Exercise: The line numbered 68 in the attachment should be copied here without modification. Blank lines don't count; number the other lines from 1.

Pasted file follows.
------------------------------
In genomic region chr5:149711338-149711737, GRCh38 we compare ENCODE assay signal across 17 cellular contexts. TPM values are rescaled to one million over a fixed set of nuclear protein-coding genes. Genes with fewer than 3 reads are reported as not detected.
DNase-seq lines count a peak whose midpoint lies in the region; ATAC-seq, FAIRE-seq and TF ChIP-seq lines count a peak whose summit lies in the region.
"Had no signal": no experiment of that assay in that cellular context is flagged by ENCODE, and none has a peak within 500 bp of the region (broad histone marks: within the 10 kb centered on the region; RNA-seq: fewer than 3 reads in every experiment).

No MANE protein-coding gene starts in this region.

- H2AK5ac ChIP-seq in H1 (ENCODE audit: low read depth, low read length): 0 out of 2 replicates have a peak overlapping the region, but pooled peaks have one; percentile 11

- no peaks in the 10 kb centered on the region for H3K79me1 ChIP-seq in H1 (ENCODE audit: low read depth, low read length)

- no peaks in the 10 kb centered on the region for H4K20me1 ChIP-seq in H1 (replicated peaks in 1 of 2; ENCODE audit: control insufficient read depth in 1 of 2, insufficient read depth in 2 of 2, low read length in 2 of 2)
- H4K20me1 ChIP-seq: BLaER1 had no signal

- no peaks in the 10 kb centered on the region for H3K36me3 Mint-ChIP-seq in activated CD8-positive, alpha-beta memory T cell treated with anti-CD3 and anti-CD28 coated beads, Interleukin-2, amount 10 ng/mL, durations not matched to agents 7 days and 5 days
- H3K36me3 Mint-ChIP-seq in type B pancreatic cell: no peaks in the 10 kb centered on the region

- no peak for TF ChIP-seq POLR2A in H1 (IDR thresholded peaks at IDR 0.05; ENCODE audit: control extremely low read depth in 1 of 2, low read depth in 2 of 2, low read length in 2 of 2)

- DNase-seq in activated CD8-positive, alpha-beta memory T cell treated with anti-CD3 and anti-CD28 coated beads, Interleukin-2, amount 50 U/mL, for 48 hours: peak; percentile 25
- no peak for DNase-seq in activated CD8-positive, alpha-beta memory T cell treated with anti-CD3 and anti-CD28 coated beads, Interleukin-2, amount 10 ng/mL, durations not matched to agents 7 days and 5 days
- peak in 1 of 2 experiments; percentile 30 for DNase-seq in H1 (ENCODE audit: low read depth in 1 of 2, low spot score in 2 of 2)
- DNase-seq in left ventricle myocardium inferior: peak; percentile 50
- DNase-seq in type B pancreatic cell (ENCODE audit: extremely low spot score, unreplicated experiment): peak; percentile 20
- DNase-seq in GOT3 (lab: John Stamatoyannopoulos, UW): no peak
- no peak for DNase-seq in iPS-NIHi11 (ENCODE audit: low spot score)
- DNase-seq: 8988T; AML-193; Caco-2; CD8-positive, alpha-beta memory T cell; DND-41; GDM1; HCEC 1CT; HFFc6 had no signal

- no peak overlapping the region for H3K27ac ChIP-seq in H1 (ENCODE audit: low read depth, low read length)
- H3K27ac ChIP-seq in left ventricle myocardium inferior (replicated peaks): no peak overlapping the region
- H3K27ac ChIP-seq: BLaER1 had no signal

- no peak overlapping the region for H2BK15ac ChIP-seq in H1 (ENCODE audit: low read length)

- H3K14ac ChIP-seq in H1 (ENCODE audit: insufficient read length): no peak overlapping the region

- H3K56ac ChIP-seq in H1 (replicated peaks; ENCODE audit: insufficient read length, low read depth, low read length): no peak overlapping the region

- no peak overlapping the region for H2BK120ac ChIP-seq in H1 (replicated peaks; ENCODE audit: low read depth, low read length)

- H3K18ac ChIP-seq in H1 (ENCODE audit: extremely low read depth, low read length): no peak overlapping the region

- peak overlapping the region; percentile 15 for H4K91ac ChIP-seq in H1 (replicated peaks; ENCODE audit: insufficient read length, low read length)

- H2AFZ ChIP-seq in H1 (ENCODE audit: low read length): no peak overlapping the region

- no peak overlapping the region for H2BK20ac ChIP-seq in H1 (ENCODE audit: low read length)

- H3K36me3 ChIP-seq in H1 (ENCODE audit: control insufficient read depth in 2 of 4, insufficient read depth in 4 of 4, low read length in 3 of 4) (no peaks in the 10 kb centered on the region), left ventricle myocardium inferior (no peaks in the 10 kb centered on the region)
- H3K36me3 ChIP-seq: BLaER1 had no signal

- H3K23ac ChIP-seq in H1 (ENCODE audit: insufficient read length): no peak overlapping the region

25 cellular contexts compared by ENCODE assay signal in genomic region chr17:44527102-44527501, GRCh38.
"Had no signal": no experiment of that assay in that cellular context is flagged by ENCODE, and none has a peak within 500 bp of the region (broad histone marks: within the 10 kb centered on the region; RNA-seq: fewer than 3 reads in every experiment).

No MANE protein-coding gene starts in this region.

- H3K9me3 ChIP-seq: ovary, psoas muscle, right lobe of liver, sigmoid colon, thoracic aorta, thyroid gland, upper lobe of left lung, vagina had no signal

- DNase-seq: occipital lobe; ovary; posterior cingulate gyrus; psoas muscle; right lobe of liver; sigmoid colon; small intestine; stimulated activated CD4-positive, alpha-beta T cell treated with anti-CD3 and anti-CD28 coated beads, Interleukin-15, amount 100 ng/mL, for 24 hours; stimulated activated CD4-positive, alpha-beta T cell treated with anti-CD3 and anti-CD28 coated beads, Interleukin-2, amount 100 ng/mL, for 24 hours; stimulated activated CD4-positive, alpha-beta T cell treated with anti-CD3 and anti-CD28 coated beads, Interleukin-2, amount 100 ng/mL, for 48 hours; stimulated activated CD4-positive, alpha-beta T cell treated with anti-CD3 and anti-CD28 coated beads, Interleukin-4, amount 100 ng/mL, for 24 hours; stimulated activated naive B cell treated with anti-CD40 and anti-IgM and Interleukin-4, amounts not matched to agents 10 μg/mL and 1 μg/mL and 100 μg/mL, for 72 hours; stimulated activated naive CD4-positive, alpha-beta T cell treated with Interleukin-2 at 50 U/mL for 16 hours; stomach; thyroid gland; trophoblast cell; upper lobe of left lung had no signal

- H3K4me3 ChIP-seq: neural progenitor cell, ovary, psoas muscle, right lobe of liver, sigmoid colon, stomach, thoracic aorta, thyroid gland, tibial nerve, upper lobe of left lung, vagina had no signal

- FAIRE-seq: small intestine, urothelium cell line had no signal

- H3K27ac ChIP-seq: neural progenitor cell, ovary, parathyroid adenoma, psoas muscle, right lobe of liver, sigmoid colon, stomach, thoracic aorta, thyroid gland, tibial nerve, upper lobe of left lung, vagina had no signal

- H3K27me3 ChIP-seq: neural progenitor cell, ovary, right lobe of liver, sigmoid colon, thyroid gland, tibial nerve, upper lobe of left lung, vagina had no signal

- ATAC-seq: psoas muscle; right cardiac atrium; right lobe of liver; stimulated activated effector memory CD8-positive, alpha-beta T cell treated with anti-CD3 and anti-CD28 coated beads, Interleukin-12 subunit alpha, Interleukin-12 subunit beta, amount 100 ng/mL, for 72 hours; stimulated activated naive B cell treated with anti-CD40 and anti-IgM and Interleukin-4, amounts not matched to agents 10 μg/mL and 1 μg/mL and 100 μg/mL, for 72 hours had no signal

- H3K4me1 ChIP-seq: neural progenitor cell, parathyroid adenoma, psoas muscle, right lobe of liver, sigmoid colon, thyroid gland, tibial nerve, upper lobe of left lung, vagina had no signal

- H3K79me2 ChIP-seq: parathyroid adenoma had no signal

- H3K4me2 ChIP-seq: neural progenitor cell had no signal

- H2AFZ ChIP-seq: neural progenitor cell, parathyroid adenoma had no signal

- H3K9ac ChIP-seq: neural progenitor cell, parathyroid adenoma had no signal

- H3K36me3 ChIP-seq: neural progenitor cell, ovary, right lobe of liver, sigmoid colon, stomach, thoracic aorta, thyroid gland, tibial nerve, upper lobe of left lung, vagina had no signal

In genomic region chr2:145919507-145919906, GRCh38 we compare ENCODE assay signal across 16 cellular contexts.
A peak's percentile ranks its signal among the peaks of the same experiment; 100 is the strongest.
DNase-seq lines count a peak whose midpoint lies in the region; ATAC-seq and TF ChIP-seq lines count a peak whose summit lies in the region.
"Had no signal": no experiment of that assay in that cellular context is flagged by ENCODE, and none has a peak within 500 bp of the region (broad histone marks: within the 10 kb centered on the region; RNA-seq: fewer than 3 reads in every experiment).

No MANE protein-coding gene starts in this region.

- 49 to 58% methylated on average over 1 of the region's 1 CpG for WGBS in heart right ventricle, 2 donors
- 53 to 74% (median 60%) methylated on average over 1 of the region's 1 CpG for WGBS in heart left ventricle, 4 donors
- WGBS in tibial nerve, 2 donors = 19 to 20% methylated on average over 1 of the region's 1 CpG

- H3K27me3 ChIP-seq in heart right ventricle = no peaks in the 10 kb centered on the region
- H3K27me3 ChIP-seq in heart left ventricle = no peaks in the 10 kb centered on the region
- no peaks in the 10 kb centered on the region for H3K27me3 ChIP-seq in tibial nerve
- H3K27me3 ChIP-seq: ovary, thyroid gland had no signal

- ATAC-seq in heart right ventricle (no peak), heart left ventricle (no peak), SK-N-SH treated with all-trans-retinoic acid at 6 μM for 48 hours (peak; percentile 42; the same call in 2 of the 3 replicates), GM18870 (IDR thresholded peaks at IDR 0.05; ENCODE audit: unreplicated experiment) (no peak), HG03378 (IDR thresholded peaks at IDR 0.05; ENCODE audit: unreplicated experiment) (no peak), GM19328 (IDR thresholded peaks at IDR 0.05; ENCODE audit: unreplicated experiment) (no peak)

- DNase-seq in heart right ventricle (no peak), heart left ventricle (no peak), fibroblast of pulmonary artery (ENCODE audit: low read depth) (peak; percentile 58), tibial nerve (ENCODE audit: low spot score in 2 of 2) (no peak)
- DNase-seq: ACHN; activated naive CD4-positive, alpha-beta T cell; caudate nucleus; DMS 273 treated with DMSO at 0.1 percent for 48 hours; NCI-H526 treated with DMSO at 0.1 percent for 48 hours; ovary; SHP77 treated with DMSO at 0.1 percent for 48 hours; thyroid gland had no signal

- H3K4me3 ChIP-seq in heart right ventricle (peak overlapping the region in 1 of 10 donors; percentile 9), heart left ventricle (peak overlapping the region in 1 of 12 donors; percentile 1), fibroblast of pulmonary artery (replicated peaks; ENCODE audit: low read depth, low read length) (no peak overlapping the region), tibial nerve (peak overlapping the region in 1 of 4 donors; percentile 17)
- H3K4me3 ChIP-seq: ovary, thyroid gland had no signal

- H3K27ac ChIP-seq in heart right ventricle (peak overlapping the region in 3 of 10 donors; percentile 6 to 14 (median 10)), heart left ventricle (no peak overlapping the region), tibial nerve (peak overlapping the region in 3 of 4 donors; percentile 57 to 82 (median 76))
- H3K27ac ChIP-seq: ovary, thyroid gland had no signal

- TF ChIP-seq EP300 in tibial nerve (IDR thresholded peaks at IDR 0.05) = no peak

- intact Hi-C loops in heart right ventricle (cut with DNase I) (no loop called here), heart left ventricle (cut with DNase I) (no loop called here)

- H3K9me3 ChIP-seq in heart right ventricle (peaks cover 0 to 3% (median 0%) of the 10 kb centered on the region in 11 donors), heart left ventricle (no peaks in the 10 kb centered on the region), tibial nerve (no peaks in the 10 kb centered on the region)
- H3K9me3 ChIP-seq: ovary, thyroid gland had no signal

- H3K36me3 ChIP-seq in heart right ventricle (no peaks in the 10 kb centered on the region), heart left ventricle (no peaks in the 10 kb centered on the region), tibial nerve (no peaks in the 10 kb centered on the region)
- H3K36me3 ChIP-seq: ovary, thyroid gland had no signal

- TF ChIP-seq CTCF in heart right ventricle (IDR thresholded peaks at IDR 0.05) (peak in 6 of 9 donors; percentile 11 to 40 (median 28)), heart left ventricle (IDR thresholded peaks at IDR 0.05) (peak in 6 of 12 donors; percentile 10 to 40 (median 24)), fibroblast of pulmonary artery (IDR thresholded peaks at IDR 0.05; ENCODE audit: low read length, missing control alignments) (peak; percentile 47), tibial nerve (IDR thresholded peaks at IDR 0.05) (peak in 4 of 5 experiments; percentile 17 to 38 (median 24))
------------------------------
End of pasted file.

- H3K27ac ChIP-seq: ovary, thyroid gland had no signal